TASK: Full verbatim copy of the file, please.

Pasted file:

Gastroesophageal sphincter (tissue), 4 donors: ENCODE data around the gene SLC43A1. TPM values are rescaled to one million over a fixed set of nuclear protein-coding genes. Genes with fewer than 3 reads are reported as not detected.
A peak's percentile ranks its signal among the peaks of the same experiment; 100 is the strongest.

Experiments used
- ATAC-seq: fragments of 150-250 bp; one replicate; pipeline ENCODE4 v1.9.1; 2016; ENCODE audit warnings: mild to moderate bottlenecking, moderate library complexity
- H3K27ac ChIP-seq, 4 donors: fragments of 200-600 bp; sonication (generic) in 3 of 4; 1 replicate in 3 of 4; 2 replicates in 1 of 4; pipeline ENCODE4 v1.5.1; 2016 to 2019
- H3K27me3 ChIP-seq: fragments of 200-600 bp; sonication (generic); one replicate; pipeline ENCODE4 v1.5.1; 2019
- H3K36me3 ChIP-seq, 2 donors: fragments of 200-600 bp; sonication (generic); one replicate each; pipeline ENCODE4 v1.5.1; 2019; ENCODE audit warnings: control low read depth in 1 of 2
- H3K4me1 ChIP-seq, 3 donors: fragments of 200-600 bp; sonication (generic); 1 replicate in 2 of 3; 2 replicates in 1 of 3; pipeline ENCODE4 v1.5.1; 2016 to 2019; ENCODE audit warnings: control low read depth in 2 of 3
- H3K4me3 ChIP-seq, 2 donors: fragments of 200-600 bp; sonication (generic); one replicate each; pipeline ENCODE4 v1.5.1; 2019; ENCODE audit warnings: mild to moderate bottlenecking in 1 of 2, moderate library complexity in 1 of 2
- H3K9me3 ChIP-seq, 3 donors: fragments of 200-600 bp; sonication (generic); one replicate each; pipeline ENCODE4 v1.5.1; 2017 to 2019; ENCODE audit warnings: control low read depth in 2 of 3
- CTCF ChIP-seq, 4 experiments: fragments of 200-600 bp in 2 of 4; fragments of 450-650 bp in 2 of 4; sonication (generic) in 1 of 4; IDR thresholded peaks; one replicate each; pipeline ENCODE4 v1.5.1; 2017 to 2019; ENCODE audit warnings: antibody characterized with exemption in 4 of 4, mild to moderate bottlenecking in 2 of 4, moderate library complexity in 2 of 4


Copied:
Gastroesophageal sphincter (tissue), 4 donors: ENCODE data around the gene SLC43A1. TPM values are rescaled to one million over a fixed set of nuclear protein-coding genes. Genes with fewer than 3 reads are reported as not detected.
A peak's percentile ranks its signal among the peaks of the same experiment; 100 is the strongest.

Experiments used
- ATAC-seq: fragments of 150-250 bp; one replicate; pipeline ENCODE4 v1.9.1; 2016; ENCODE audit warnings: mild to moderate bottlenecking, moderate library complexity
- H3K27ac ChIP-seq, 4 donors: fragments of 200-600 bp; sonication (generic) in 3 of 4; 1 replicate in 3 of 4; 2 replicates in 1 of 4; pipeline ENCODE4 v1.5.1; 2016 to 2019
- H3K27me3 ChIP-seq: fragments of 200-600 bp; sonication (generic); one replicate; pipeline ENCODE4 v1.5.1; 2019
- H3K36me3 ChIP-seq, 2 donors: fragments of 200-600 bp; sonication (generic); one replicate each; pipeline ENCODE4 v1.5.1; 2019; ENCODE audit warnings: control low read depth in 1 of 2
- H3K4me1 ChIP-seq, 3 donors: fragments of 200-600 bp; sonication (generic); 1 replicate in 2 of 3; 2 replicates in 1 of 3; pipeline ENCODE4 v1.5.1; 2016 to 2019; ENCODE audit warnings: control low read depth in 2 of 3
- H3K4me3 ChIP-seq, 2 donors: fragments of 200-600 bp; sonication (generic); one replicate each; pipeline ENCODE4 v1.5.1; 2019; ENCODE audit warnings: mild to moderate bottlenecking in 1 of 2, moderate library complexity in 1 of 2
- H3K9me3 ChIP-seq, 3 donors: fragments of 200-600 bp; sonication (generic); one replicate each; pipeline ENCODE4 v1.5.1; 2017 to 2019; ENCODE audit warnings: control low read depth in 2 of 3
- CTCF ChIP-seq, 4 experiments: fragments of 200-600 bp in 2 of 4; fragments of 450-650 bp in 2 of 4; sonication (generic) in 1 of 4; IDR thresholded peaks; one replicate each; pipeline ENCODE4 v1.5.1; 2017 to 2019; ENCODE audit warnings: antibody characterized with exemption in 4 of 4, mild to moderate bottlenecking in 2 of 4, moderate library complexity in 2 of 4